LAS VEGAS -- Featherweight Oscar Valdez, one of boxing's best prospects, put on a devastating display against Chris Avalos en route to a fifth-round knockout Friday night at The Cosmopolitan.
Headlining Top Rank's truTV series, Valdez (17-0, 15 KOs) stalked Avalos (26-4, 19 KOs) with his left hook and eventually got him with it -- several times.
Valdez's left hook, hand speed and counterpunching were the difference. In a fast-paced fight, he hit Avalos with many solid hooks before Avalos seemed to know what hit him.
"Everything we did in the gym worked perfectly," Valdez said. "We knew counters would work with him. I had no problems at all. The key to the fight was the jab, counterpunching and my left hook."
Top Rank promoter Bob Arum, who is very high on Valdez as a prospect, said he loved what he saw.
"He's gonna be really good," Arum said. "That left hook Valdez has is lethal. He can take a good punch. We really have high hopes for him. He was in with a really tough guy."
Arum went on to say that Valdez and two other highly touted 2012 Olympians signed by Top Rank -- lightweight Felix Verdejo and junior welterweight Jose Ramirez -- are "going to be absolute stars."
Moments before the end of the third round, Valdez, who showed some swelling around his left eye, caught Avalos with a left hook that staggered him. Avalos took a step back and went down on a delayed reaction.
Valdez, 24, a two-time Mexican Olympian, landed another hard left hook at the end of the fourth round, and while it did not knock Avalos down, it sent him back to the corner wobbling.
Avalos, 25, of Lancaster, California, was still shaky in the fifth round. When Valdez landed another hard hook, Avalos was wobbled again, and referee Russell Mora stepped in a waved off the fight at 1 minute, 17 seconds.
"He kept countering me. I couldn't stop it," Avalos said.
In his two fights leading up to Friday, Avalos traveled to Belfast, Northern Ireland, to challenge junior featherweight titleholder Carl Frampton and got knocked out in the fifth round of a one-sided fight in February before rebounding with a win on Aug. 1.
"Chris fights for us also, but he wanted to prove himself after the defeat to Frampton," Arum said. "It was a good crossroads fight for them -- a good step-up fight for Valdez, and Avalos, you got to go back to the drawing board."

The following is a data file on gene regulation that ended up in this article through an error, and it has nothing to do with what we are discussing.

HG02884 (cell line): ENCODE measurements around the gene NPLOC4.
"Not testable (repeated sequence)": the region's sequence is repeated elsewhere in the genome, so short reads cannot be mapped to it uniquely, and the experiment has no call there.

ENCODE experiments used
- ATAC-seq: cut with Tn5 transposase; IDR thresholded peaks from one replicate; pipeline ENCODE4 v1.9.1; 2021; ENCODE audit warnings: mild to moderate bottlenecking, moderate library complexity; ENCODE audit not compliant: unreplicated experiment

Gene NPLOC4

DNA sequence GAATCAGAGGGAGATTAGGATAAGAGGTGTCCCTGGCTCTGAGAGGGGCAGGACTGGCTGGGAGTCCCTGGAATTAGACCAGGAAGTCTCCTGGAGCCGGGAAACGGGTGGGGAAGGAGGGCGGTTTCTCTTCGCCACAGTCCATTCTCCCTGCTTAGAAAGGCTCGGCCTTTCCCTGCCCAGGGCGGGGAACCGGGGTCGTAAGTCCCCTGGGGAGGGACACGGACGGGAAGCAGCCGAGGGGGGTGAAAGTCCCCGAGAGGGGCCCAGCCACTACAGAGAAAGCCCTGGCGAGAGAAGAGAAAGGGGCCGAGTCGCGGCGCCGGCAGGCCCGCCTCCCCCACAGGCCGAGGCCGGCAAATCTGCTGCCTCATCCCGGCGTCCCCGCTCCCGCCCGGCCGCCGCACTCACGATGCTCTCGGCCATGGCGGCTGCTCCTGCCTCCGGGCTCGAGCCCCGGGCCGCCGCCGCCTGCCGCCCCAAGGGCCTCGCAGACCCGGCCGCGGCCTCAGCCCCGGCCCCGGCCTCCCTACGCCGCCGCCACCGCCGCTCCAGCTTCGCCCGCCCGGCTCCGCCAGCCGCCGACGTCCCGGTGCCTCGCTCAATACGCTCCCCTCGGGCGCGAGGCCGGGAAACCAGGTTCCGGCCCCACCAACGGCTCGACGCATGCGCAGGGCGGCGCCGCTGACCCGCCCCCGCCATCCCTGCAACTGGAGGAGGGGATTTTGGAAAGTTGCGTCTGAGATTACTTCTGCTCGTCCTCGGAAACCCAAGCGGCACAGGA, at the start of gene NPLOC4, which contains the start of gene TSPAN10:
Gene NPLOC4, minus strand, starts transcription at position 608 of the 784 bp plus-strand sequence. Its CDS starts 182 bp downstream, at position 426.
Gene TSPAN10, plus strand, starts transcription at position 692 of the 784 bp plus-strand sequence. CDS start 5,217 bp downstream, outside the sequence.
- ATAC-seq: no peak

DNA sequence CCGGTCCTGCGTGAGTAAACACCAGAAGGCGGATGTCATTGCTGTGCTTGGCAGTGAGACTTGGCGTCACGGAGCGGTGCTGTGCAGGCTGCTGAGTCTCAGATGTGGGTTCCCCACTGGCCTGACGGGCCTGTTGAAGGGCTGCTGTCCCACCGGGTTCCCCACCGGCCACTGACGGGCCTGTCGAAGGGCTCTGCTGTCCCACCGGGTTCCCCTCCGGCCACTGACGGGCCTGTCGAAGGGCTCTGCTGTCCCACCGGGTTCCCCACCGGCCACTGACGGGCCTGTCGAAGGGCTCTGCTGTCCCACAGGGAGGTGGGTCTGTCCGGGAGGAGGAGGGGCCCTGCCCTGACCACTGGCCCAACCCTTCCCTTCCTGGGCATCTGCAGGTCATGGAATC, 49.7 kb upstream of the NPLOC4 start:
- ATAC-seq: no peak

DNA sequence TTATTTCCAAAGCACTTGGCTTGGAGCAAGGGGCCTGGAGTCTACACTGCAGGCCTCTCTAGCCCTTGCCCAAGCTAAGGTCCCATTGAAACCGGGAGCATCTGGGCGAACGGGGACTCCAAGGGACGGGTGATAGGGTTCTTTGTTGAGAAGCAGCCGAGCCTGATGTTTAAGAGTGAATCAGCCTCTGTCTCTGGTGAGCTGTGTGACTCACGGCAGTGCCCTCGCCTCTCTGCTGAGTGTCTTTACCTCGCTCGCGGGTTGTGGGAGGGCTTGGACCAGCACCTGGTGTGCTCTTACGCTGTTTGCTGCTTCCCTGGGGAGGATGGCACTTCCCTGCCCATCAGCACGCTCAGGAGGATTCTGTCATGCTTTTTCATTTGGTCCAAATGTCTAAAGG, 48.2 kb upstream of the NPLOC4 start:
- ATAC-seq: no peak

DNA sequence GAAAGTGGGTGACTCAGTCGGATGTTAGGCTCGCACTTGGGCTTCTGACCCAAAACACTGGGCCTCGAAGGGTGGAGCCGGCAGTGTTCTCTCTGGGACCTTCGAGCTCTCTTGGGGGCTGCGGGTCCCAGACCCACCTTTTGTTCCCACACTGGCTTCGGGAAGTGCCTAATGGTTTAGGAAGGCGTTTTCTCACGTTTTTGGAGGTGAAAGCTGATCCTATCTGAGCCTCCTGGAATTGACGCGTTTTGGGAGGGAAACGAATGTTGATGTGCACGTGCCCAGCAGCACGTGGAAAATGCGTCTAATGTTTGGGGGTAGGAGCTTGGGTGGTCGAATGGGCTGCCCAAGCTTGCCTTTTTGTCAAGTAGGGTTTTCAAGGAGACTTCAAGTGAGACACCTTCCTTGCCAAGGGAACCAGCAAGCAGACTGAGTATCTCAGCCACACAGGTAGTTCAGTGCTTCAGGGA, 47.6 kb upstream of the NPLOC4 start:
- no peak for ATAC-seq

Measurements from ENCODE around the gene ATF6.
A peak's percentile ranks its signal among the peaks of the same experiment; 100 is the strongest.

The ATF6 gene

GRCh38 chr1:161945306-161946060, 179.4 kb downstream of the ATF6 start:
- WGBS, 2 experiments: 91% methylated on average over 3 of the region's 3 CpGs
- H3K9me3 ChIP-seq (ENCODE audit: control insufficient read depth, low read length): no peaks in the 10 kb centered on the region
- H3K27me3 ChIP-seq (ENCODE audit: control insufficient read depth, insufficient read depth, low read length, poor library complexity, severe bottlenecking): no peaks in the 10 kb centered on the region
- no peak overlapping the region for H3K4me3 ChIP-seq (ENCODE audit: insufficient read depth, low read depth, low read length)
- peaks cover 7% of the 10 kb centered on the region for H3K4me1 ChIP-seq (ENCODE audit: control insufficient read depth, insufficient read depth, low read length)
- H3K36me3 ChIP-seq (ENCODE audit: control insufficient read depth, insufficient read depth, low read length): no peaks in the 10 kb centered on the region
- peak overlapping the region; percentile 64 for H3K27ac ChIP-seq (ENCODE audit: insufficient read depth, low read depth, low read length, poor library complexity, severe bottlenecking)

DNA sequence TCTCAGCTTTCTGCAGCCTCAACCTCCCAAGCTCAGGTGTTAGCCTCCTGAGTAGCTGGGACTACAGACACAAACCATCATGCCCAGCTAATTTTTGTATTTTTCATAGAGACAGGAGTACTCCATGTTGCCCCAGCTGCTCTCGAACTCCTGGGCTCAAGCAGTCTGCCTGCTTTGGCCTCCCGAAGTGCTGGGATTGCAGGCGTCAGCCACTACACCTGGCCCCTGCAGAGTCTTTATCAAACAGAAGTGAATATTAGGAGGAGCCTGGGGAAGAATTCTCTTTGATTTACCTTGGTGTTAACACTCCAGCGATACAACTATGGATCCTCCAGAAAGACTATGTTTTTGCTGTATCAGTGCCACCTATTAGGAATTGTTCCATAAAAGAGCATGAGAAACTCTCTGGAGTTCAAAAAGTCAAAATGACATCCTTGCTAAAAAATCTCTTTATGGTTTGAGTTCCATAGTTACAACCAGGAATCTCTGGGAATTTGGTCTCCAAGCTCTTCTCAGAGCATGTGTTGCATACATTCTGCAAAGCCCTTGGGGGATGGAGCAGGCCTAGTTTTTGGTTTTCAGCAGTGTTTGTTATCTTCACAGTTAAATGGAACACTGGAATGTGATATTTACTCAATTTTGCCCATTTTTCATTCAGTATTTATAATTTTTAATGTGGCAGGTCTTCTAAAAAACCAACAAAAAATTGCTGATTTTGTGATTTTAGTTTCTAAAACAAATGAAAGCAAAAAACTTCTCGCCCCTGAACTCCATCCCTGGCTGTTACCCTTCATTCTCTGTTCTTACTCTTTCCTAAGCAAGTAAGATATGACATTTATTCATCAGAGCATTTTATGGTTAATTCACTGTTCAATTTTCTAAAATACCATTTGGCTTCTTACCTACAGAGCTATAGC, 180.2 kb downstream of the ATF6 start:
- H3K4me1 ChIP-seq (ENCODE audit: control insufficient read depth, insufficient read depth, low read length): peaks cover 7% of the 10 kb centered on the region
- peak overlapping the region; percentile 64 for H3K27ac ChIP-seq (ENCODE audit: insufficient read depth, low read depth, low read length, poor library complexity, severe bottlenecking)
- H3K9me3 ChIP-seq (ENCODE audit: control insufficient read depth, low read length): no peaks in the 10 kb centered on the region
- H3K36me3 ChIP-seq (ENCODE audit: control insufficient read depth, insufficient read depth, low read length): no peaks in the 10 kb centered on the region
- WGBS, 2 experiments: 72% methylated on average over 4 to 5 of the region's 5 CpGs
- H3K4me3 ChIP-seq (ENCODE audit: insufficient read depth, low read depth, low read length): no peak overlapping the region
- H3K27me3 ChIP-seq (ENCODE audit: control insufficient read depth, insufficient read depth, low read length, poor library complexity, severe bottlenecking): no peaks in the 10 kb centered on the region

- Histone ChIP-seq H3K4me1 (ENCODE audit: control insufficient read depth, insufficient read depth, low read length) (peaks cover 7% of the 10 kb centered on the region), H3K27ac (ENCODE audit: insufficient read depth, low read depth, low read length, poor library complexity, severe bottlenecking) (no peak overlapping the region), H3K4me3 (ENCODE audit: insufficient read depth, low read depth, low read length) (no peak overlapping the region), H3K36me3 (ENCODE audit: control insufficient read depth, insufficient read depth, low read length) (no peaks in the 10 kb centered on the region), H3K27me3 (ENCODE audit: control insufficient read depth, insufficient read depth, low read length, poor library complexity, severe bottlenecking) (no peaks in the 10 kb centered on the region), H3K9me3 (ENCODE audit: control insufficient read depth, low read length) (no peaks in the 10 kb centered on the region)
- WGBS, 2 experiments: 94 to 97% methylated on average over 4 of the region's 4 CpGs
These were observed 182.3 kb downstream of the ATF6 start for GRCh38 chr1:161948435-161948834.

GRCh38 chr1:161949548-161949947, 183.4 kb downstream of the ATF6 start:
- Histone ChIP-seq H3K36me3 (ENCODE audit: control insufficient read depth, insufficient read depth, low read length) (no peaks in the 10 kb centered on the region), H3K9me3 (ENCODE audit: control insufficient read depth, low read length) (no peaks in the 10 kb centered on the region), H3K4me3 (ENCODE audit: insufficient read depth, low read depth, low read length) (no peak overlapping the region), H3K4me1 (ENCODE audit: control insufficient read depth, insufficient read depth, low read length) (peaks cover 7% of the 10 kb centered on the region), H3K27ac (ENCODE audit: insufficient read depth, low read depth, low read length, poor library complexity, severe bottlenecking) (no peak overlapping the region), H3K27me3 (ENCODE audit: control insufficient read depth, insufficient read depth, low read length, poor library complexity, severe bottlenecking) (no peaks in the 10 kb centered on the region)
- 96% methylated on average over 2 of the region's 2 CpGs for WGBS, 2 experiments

Valdez was coming off a one-sided 10-round decision win against countryman Ruben Tamayo in his HBO debut June 27 in the network's 1,000th fight, but he was much more dynamic against Avalos.
"That's the best I've ever seen him," said Frank Espinoza, Valdez's manager. "He looked sensational. He boxed, used his jab and knocked him out."
Hart crushes Pryor Jr.
In a match between boxing offspring, Philadelphia super middleweight prospect Jesse Hart, one of Top Rank's best up-and-coming fighters, thrashed Aaron Pryor Jr. en route to a one-sided ninth-round knockout in the co-feature.
Hart (18-0, 15 KOs), the son of 1970s middleweight contender Eugene "Cyclone" Hart, battered Pryor (19-9-1, 12 KOs), the son of Hall of Fame former junior welterweight champion Aaron Pryor, in every round.
Hart, 26, went right at Pryor, 37, of Cincinnati, in the first round and manhandled him. He backed Pryor into the ropes with powerful right hands throughout a round that was so one-sided it could have been scored 10-8 even though Hart did not score a knockdown.
Hart dominated round after round. While Pryor barely threw punches, Hart repeatedly hurt him with solid right hands and left hooks.
After the seventh round, Pryor's corner told him they were going to stop the fight unless he showed them something. Hart continued to dole out a beating. In the ninth round, he ravaged Pryor with a series of unanswered punches along the ropes, and referee Tony Weeks finally stepped in and stopped it at 2 minutes, 51 seconds.
"You have to keep your composure when you have an opponent like that," said Hart, who is trained by his father. "He was grabbing and holding me and not fighting. I thought my body shots broke him down."